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A.A. Jansson, Inc. is committed to the mission of providing only the best calibration service for our clients. Let our professional staff help you make the tough decisions. For high-quality hardness tests with experience to back it up, contact A.A. Jansson, Inc. today.
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We offer a wide range of services including hardness tests. All of our solutions are fairly priced and you will not be upset with our uncompromising products. All of our products are extensively tested and we work hard to stay at the forefront of our industry. We are committed to meeting all of our customers` needs.
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Industry Information

Hardness Test

A hardness test is performed to determine the hardness of a material by examining how well it resists deformation. This information is beneficial because indentation hardness correlates linearly with tensile strength, which is a material's resistance to the force that tears it apart.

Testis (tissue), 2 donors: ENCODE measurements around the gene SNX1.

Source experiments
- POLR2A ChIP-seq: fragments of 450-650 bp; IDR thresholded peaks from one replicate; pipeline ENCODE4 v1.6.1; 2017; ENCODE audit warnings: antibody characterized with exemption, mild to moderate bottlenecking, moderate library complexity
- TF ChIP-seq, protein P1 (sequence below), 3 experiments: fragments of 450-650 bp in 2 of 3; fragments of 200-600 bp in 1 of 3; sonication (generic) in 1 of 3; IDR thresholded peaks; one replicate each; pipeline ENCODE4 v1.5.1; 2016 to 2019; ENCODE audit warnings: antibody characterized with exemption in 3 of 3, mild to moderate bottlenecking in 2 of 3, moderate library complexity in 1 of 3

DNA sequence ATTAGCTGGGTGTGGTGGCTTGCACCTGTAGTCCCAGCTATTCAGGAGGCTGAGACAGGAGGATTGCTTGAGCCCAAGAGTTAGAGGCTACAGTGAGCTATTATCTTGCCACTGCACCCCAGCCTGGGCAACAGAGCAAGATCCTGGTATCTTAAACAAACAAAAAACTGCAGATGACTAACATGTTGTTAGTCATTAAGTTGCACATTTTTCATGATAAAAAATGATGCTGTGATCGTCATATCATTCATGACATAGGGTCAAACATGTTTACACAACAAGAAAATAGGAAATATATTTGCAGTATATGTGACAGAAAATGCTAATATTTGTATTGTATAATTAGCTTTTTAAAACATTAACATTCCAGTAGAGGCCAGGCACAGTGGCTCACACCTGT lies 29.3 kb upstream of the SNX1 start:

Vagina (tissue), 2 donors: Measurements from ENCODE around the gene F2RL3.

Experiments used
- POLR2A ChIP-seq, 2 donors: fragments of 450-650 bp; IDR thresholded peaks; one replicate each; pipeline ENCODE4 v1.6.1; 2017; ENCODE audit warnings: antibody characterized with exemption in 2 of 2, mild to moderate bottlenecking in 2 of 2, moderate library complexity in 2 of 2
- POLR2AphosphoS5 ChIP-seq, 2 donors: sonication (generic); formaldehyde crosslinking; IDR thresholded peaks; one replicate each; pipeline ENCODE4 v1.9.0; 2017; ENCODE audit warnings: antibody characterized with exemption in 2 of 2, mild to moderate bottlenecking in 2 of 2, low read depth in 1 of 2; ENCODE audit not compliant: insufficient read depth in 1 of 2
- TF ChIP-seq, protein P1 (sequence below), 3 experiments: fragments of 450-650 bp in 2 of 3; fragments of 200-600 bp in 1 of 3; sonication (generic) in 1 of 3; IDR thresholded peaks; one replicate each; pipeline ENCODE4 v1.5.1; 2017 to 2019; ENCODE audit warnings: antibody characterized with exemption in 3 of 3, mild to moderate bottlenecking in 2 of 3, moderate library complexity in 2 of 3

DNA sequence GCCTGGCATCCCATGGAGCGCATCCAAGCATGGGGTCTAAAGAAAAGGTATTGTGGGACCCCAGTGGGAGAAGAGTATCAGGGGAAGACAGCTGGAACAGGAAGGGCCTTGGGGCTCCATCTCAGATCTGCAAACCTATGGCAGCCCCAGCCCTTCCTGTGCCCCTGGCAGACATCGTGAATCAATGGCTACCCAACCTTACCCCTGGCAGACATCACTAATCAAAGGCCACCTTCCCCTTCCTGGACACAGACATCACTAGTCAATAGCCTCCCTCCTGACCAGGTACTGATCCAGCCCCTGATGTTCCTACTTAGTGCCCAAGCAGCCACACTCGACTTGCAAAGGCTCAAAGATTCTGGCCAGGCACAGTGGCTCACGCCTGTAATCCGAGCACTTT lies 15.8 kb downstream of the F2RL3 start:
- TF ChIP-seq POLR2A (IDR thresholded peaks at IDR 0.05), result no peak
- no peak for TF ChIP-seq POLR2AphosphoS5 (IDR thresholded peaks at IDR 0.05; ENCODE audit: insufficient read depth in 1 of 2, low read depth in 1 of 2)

Hardness tests are also frequently called indentation tests. During these tests a tool is used to force an impression on the surface of the material; generally, one material is used to scratch another material or a series of materials. These tests are mostly done on metal or stone. The results are compared and examined. Sometimes bending, scratching, cutting, abrasions or penetration is used to evaluate hardness as well. Hardness tests can be done manually by a worker using a sharp tool to gouge at the material's surface or it can be performed by a machine. Hardness cannot be automatically determined by calculating the fundamental units of mass, length and time. Instead, a hardness value is the result of a certain procedure that provides accurate responses instead of estimations. The Mohs Scale ranks materials on their ability to resist scratching by another material, one of the most common, basic and longest known techniques of taking a hardness test. The results of hardness tests are used as basis for the comparison of materials, heat treatment, quality control and more. This is necessary knowledge for industrial and manufacturing companies to determine materials and specifications for parts and products.